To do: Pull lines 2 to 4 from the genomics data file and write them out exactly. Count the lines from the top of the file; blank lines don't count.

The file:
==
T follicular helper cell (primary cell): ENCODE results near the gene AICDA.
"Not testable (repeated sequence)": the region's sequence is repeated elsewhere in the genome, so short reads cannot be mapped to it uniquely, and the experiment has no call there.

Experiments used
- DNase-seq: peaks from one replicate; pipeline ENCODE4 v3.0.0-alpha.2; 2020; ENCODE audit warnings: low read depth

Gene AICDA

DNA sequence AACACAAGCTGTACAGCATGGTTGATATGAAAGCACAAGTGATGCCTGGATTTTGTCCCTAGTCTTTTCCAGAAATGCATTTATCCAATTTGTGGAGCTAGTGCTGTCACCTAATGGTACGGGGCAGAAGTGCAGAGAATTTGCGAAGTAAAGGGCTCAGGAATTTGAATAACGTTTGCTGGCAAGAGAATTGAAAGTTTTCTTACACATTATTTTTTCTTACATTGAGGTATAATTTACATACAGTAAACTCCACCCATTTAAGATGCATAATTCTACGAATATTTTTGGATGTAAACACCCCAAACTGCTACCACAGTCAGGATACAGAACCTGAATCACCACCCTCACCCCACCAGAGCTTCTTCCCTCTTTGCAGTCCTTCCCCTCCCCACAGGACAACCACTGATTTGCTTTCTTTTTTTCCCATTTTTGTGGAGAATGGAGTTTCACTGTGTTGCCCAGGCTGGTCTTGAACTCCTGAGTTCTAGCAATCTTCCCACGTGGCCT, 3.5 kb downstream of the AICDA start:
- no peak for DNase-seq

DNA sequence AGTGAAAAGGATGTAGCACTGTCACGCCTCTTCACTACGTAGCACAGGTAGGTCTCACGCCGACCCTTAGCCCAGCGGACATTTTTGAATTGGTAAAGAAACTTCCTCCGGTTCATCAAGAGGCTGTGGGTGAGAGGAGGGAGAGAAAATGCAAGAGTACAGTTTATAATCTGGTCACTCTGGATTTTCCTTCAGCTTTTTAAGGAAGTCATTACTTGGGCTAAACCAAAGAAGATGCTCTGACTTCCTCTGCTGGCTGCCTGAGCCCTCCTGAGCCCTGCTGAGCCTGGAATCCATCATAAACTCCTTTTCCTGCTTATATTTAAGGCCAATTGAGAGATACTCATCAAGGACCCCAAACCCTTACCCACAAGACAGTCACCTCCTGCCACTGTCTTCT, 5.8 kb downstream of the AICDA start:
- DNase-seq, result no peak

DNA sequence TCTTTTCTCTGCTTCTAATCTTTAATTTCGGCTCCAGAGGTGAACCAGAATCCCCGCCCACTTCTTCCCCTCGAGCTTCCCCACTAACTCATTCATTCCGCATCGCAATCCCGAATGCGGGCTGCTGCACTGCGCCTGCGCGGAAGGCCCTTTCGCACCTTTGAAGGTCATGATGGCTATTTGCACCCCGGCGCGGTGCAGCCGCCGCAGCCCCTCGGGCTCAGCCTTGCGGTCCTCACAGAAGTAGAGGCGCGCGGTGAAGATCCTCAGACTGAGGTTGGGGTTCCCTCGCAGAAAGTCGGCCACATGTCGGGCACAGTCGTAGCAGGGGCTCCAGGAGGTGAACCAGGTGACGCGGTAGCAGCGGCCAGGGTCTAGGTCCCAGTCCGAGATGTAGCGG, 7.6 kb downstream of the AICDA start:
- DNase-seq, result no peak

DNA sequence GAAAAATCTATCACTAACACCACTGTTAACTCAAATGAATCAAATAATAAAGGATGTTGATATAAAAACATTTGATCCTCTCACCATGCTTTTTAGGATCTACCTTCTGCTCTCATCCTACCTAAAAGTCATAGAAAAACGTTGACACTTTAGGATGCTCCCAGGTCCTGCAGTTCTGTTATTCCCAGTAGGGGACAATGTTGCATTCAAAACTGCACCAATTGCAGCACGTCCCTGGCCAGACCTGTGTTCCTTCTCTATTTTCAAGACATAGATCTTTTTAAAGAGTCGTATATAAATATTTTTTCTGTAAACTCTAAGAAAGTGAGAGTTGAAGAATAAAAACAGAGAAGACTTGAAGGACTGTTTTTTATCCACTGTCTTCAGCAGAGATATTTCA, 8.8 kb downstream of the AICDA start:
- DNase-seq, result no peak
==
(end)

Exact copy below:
"Not testable (repeated sequence)": the region's sequence is repeated elsewhere in the genome, so short reads cannot be mapped to it uniquely, and the experiment has no call there.

Experiments used
- DNase-seq: peaks from one replicate; pipeline ENCODE4 v3.0.0-alpha.2; 2020; ENCODE audit warnings: low read depth